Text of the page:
Nick Civella's first federal fall came from gambling charges concerning the 1970 Super Bowl in which he lost about $40,000 and some of his freedom. His second go-down was for bribery. His third federal indictment led to material for a hit movie, Casino, starring Robert DeNiro and Joe Pesci. (The movie character of Vincent Borelli is loosely based on Nick Civella.)  Turns out the Feebs were wiretapping the phone lines of various alleged mobsters and their Kansas City associates when they stumbled over something new. Joe Agusto, head of Tropicana's Follies Bergere Show, was skimming money from the casino and then sending the cash to Nick in Kansas City, Joseph Aiuppa in Chicago, plus to mobsters in Cleveland and Milwaukee. Subsequent indictments and convictions became the background and story for the movie . In the end, the FBI's Operation Strawman showed how high the Kansas City mafia had reached for prominence in the criminal world. Nick died before he could go to trial on this indictment.

Side Note: I worked Kansas City during 1971-74 and had the pleasure of meeting one of the agents who surreptitiously entered some of the buildings owned by local mafia members and installed listening devices on the inside.

06 March 2015

Life to Art and Almost Back


by R.T. Lawton

Life and art, sometimes one imitates the other.

St. Louis 1895

It was Christmas night. Two friends, Lee Shelton and William "Billy" Lyons were drinking in Bill Curtis's saloon down at 11th and Morgan Streets. Shelton, known by his nickname of Stag Lee or Stagger Lee, was a flashy pimp, part of a group of pimps called The Macks. He also worked as a carriage driver, was the Captain of the disreputable 400 Club and a political organizer for the Democrats. Billy Lyons worked as a levee hand, was part of the St. Louis criminal underworld and was a political organizer for the Republican Party. After several drinks, the two men began to argue. Some say it was over a gambling situation, some say it was politics and others say it had to do with the Stetson hat Stagger Lee was wearing.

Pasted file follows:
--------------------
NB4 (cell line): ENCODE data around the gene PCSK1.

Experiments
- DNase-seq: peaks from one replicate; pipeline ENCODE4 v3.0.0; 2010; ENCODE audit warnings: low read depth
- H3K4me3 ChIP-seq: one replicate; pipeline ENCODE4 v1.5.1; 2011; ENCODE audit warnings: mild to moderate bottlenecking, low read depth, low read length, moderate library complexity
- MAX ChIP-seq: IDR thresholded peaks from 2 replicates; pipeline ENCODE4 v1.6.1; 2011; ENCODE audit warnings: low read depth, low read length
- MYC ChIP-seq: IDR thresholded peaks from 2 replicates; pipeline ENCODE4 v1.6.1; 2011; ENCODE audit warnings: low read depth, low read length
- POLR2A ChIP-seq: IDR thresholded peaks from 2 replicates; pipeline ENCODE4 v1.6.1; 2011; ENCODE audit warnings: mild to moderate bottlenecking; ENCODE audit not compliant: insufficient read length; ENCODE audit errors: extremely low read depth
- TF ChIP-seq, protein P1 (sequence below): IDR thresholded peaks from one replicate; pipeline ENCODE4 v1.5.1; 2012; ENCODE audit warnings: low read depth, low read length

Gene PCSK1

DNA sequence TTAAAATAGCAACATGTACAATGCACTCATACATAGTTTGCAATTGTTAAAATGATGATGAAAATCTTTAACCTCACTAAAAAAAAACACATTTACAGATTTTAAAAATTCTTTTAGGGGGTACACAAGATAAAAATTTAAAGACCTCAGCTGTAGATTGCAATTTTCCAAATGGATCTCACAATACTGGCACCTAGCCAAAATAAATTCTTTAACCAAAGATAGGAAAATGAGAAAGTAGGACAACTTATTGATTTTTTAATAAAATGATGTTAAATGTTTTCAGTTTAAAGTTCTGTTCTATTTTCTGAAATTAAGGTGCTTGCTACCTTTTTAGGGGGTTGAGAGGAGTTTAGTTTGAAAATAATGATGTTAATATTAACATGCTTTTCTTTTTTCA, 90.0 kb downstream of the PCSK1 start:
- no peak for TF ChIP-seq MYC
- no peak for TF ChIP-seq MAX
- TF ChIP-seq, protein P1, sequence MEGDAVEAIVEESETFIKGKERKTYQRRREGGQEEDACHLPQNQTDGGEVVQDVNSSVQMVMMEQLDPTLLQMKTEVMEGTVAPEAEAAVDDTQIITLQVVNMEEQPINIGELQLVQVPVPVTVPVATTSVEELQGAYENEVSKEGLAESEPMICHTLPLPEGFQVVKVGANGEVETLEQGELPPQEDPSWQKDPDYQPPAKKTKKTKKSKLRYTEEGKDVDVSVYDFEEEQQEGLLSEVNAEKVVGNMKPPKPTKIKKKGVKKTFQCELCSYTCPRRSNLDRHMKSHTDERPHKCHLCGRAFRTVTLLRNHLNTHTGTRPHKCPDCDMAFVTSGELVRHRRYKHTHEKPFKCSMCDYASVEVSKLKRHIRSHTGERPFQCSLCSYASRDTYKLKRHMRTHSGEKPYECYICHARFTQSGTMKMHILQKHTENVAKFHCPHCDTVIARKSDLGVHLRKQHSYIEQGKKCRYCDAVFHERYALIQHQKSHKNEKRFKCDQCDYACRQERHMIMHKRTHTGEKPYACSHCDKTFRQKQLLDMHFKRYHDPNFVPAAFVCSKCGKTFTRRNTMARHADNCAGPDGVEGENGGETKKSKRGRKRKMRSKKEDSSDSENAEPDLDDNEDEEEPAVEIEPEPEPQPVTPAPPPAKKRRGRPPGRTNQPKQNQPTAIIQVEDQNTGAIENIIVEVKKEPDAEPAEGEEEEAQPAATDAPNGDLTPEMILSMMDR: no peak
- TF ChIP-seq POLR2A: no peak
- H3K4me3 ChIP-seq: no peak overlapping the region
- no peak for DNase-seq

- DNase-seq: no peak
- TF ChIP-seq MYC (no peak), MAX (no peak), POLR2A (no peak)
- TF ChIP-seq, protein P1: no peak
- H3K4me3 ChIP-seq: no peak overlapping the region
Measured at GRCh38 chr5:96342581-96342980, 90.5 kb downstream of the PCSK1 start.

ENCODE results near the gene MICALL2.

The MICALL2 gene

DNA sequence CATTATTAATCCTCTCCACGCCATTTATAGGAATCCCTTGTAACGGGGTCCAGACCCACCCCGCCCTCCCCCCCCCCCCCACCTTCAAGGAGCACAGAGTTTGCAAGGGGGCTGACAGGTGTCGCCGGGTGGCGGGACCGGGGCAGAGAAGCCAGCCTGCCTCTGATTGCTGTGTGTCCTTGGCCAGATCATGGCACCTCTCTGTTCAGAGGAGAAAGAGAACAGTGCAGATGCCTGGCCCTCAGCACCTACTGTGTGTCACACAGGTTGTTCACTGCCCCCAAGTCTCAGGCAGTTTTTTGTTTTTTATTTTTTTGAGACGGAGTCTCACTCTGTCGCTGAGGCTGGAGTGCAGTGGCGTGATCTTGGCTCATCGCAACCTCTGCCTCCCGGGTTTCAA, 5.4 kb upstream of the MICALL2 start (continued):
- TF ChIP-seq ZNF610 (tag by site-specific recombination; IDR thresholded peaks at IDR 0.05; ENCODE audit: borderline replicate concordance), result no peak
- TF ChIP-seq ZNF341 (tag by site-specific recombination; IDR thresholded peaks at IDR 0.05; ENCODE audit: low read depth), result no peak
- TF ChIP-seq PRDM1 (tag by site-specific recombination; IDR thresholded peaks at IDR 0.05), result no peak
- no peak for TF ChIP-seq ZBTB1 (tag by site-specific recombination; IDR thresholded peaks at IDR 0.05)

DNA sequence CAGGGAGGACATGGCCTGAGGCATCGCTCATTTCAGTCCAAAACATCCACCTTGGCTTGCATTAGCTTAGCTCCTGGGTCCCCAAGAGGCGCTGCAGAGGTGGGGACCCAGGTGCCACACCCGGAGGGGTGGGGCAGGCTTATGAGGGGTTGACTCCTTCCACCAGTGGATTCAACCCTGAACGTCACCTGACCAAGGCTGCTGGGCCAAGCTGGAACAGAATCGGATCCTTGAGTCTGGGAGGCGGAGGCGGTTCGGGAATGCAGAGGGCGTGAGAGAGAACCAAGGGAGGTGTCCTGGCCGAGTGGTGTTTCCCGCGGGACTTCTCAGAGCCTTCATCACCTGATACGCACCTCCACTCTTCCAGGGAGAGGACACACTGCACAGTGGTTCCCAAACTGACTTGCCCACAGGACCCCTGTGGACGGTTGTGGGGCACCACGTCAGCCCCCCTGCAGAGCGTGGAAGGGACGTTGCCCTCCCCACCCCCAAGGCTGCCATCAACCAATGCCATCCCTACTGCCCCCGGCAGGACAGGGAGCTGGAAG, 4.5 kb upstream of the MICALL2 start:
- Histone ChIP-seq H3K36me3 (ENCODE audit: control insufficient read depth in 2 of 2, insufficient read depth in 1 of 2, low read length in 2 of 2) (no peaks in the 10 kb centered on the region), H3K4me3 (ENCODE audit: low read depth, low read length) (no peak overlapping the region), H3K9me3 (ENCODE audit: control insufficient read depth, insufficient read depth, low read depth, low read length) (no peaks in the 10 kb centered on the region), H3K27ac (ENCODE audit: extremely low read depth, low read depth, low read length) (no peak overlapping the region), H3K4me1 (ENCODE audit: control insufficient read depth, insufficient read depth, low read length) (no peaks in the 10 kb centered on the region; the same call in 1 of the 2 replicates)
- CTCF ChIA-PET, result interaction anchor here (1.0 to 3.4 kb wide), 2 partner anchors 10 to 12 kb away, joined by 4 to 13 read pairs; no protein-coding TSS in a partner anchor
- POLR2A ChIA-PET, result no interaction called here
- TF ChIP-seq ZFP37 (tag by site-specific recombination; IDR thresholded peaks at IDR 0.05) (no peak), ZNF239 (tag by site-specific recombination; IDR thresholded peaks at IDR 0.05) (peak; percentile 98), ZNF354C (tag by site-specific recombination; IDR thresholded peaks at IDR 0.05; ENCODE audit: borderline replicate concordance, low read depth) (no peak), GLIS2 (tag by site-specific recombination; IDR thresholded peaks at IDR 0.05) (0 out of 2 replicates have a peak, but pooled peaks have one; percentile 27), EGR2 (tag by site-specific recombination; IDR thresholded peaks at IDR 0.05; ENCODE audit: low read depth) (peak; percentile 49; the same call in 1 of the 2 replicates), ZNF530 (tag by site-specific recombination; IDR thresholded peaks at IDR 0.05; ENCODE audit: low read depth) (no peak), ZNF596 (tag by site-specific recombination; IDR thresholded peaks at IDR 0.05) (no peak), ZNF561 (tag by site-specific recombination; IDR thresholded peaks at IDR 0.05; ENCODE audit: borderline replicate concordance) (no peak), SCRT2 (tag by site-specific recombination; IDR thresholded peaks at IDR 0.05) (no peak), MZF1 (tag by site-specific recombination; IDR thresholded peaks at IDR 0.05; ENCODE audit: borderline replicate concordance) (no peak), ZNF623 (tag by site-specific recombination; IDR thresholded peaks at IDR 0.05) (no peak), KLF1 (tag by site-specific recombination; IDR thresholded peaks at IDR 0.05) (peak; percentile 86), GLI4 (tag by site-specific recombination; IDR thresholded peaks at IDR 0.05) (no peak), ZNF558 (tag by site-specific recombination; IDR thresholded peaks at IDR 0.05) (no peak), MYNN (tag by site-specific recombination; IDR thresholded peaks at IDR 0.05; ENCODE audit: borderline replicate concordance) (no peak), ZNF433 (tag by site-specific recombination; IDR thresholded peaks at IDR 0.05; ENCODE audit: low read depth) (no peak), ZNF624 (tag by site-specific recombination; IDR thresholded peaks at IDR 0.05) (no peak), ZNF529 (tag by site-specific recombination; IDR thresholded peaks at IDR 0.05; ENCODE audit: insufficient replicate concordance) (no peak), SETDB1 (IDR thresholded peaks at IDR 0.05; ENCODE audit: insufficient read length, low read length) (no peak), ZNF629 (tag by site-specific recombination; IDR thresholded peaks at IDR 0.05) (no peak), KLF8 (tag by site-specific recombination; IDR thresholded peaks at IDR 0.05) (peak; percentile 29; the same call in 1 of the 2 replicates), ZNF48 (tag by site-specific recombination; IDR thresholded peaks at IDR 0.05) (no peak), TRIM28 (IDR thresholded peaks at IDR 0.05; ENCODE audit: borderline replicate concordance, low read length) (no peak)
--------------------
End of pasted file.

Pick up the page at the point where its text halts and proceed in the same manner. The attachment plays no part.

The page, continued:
Stagger Lee (#1 on the Billboard Hot 100 in 1959)
   ~first written lyrics appeared in 1912

     The night was clear and the moon was yellow
     And the leaves came tumbling down

     I was standing on the corner when I heard my bulldog bark
     He was barkin' at two men who were gamblin' in the dark
     It was Stagger Lee and Billy, two men who gambled late
     Stagger Lee threw seven, Billy swore that he threw eight
     .........

Kansas City 1973

Twin was standing on the corner with a small group of street gangsters in a bad part of Kansas City on the Missouri side. They were throwing dice for money when an old friend, Thomas, decided to join the group. Thomas was one of our informants against the heroin trade. He had already testified in federal grand jury for a second wave of indictments and was now working on his third wave of smack dealers. We'd arrested the first two groups of dealers and some of them had gotten out on bond. By now, everyone knew Thomas was our snitch, but he was slick enough to make them believe that was "then," in order for him to stay out of jail, and this was now. Supposedly, he was finished with working for the man and had returned to his old ways of dealing smack. Could have sold sand to an Arab.

Meanwhile, being involved in prostitution, gambling, dope dealing and bank robbery, Twin was a hard-core member of the old Black Mafia, as was his recently incarcerated brother with the nickname of Twin Brother. They'd both been involved in a bank robbery, but Twin Brother volunteered to take the fall, leaving Twin out on the streets to make some money for their future. However on this night, the dice were running against Twin and he was in a bad mood. Some say a killing mood.

                                                                          #

St. Louis  1895